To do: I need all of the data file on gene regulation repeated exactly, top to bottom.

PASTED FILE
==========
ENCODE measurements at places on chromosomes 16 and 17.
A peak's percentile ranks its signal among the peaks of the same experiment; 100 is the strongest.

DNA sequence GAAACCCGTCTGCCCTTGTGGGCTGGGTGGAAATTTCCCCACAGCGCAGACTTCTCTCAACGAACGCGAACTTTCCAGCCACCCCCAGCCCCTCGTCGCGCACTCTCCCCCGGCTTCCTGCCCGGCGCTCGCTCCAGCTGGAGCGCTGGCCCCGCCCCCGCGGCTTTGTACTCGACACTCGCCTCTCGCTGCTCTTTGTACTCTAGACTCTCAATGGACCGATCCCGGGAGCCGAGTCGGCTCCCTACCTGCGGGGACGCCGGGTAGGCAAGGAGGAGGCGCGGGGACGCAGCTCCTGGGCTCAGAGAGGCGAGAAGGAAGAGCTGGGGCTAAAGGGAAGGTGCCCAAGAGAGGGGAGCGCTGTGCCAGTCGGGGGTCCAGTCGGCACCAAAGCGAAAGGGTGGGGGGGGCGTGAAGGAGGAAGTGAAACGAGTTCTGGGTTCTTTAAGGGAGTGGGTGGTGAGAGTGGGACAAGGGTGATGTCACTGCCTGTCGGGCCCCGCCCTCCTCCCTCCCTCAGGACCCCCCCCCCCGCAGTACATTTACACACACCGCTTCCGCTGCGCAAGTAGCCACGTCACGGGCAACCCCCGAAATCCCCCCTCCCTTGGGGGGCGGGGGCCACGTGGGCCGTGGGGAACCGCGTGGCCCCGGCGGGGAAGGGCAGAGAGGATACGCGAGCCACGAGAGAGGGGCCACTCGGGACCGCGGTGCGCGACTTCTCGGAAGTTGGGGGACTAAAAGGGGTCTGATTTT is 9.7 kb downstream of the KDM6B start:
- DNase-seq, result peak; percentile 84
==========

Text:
ENCODE measurements at places on chromosomes 16 and 17.
A peak's percentile ranks its signal among the peaks of the same experiment; 100 is the strongest.

DNA sequence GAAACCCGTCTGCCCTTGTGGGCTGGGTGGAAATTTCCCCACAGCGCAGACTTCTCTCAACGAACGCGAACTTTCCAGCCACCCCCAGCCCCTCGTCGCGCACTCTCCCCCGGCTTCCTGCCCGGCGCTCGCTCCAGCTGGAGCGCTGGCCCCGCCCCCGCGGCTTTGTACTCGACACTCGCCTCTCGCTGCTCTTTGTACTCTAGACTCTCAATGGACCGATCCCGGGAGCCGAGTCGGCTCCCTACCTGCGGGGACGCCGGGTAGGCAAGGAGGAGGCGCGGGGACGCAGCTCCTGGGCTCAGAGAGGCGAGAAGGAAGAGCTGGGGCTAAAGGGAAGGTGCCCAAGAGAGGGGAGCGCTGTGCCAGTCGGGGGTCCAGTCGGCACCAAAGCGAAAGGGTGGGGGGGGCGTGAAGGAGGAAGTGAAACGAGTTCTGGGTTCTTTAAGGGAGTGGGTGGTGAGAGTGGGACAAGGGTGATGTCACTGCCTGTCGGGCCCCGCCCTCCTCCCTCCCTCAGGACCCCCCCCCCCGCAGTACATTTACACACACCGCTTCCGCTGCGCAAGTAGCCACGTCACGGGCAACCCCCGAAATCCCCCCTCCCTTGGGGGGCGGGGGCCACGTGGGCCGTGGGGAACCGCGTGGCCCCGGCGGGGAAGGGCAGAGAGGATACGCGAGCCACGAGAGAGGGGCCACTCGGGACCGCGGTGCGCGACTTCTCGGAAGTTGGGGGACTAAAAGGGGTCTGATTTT is 9.7 kb downstream of the KDM6B start:
- DNase-seq, result peak; percentile 84